« Last Edit: October 21, 2011, 10:45:47 AM by Sgt_P » Logged

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« Reply #1 on: October 21, 2011, 04:08:52 PM »

Nice to see Ken's work mentioned.

Didn't the gov't make Bushmaster make some of those changes?  that was during the AWB!
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« Reply #2 on: June 21, 2012, 10:40:13 AM »

Sgt_P

Upon reviewing this article, I was reminded to my own experience with an early Bushmaster M17s and was prompted to research some of my old files on Bullpup rifles.  That effort brought back some fond memories.  I now share with BullpupForum.com Members and Guests the following:  1, An October 15, 1987 letter-response from ARMTECH LIMITED Managing Director, Keith Greenwood, re the plan to offer their ART 30 Bullpup Sporter to the U.S. market (IMG_3466.JPG);  2, Enclosed, therein, the ARMTECH LIMITED brochure on the ART 30 Bullpup Sporter (front & back covers, IMG_3468.JPG, centerfold, IMG_3470.JPG);  American Rifleman March, 1994 Dope Bag review of the Bushmaster M17s Rifle (IMG_3473.JPG).

The early example of the Bushmaster M17s I owned proved to be quite accurate and functioned, flawlessly.  I found the trigger pull to be about as heavy, as that reported in the American Rifleman 1994 review: about 10 lbs.  A shooter, who shoots a rifle from the left shoulder, I had to fashion a snap-on rubber extension to the rear of the butt stock to avoid being hit by ejected cases.  Though mine was not equipped with a flash hider/muzzle brake, recoil was never a problem.  Some years later, after parting with my M17s, I came across a Bushmaster M17s at a Denver Gun Show.  I was quite impressed with the trigger pull on that particular rifle: rather light pull, with crisp let-off.  I considered buying it, but decided not, due to having to extend the butt stock, for safe shooting.  Overall, I'm happy to have had the experience with an M17s.  Though not the best choice for all Bullpup shooters, it represents an important chapter in the continuing Bullpup story.  And, I share with others the regret that Bushmaster chose to drop the M17s from its line, in 2005.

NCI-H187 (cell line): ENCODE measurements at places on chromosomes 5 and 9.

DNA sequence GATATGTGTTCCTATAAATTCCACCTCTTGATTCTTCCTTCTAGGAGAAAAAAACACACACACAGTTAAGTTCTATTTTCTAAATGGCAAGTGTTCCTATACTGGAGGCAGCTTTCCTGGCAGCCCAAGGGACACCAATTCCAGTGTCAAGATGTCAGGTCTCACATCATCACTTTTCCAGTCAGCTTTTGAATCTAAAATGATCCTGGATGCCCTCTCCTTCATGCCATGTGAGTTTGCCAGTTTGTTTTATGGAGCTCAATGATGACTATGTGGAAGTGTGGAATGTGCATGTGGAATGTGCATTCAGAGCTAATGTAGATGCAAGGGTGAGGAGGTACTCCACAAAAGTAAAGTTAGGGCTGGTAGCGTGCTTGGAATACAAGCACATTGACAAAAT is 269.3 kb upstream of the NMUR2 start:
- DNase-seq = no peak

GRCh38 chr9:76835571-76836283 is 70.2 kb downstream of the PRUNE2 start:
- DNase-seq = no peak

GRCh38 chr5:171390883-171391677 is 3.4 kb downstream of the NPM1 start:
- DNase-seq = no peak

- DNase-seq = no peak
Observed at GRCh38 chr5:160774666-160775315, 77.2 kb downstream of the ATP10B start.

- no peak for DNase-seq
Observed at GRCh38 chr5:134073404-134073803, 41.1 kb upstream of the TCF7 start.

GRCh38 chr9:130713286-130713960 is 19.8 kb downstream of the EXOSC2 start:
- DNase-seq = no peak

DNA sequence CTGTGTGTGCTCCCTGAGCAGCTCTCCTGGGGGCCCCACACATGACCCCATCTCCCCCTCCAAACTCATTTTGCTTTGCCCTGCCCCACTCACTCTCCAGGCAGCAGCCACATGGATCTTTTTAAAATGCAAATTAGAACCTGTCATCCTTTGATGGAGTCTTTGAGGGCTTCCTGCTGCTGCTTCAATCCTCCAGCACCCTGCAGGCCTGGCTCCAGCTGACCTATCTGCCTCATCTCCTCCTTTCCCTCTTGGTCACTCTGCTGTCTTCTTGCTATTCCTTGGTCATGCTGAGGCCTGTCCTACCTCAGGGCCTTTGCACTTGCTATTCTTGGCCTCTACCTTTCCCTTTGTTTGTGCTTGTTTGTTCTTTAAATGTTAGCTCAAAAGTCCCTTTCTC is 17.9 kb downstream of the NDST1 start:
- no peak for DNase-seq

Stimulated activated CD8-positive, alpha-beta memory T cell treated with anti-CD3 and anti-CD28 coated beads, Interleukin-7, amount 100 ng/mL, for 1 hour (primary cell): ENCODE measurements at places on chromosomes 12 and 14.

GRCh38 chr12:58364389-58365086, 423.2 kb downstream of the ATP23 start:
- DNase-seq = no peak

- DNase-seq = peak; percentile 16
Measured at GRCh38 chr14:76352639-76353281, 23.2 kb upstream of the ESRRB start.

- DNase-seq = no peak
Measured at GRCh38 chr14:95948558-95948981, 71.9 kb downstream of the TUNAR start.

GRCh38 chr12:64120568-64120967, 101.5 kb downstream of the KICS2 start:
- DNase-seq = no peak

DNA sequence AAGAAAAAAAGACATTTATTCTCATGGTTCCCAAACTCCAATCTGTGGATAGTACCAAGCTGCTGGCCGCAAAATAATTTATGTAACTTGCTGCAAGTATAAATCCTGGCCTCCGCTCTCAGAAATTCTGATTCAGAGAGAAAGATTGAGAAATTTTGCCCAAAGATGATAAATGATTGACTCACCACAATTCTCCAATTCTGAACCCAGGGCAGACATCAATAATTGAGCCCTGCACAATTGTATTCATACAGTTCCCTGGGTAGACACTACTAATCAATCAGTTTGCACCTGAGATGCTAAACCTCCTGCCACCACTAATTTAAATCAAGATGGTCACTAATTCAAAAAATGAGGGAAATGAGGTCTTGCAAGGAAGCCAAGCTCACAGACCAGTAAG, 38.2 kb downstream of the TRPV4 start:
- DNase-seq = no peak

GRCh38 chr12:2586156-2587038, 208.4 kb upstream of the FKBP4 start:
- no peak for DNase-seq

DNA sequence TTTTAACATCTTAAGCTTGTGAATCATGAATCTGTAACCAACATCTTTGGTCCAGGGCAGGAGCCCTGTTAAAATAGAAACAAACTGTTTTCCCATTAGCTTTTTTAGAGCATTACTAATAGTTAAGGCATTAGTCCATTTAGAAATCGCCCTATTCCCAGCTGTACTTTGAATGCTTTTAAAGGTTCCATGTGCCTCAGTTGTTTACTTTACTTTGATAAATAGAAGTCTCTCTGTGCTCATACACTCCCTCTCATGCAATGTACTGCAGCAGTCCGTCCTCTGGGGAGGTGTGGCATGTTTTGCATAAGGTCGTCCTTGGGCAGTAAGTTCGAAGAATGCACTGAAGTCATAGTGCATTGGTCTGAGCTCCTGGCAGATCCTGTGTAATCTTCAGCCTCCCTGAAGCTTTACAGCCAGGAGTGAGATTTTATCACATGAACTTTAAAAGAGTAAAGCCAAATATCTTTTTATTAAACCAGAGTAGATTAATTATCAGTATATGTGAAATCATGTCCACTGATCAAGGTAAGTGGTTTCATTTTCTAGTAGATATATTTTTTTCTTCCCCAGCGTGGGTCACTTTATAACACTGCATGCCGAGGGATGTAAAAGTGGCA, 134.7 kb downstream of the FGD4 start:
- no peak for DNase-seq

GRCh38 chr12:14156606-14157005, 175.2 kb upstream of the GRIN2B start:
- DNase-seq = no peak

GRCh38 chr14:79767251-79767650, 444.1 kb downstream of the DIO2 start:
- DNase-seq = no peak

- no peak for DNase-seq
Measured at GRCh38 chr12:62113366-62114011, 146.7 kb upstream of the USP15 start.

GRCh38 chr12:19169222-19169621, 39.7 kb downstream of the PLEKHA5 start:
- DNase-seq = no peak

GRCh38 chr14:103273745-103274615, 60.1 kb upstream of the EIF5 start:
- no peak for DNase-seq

* IMG_3468.JPG (2691.21 KB, 4000x3000 - viewed 416 times.)

* IMG_3466.JPG (2456.31 KB, 4000x3000 - viewed 401 times.)

* IMG_3470.JPG (2813.72 KB, 4000x3000 - viewed 403 times.)

* IMG_3473.JPG (3523.3 KB, 4000x3000 - viewed 384 times.)
« Last Edit: June 21, 2012, 10:46:41 AM by SHORT-N-SASSY » Logged
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« Reply #3 on: June 27, 2012, 12:19:32 PM »

Great attachments!!

I love the history stuff!!

 not worthy
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« Reply #4 on: July 01, 2012, 06:32:31 PM »

nice  Wink
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« Reply #5 on: July 06, 2012, 09:23:29 AM »

For you M17s history buffs. Researching my old Bullpup files, I came across some photos on the ARMTECH LIMITED ART 30 Bullpup Sporter I had received from Australia, back in 1987 (See IMG_3493.JPG). The note on the back of the color photo states, "2 AUG '87, Downey Park, Windsor, Brisbane. ARMTECH stall at ARMS FAIR '87. Right, QLD. Distributor, Bob Oldfield. Left, ARMTECH Rep."   


* IMG_3493.JPG (2450.69 KB, 4000x3000 - viewed 443 times.)
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« Reply #6 on: July 06, 2012, 12:05:46 PM »

thanks for sharing sns! i may get some posters made up someday..glad im loving mine and not like the folks who had nothing but back luck with them..mine runs so good i cant imagine any of them that dont! i think some folks didnt give it a chance and didnt like the appearance till now they see what can be done to them Cool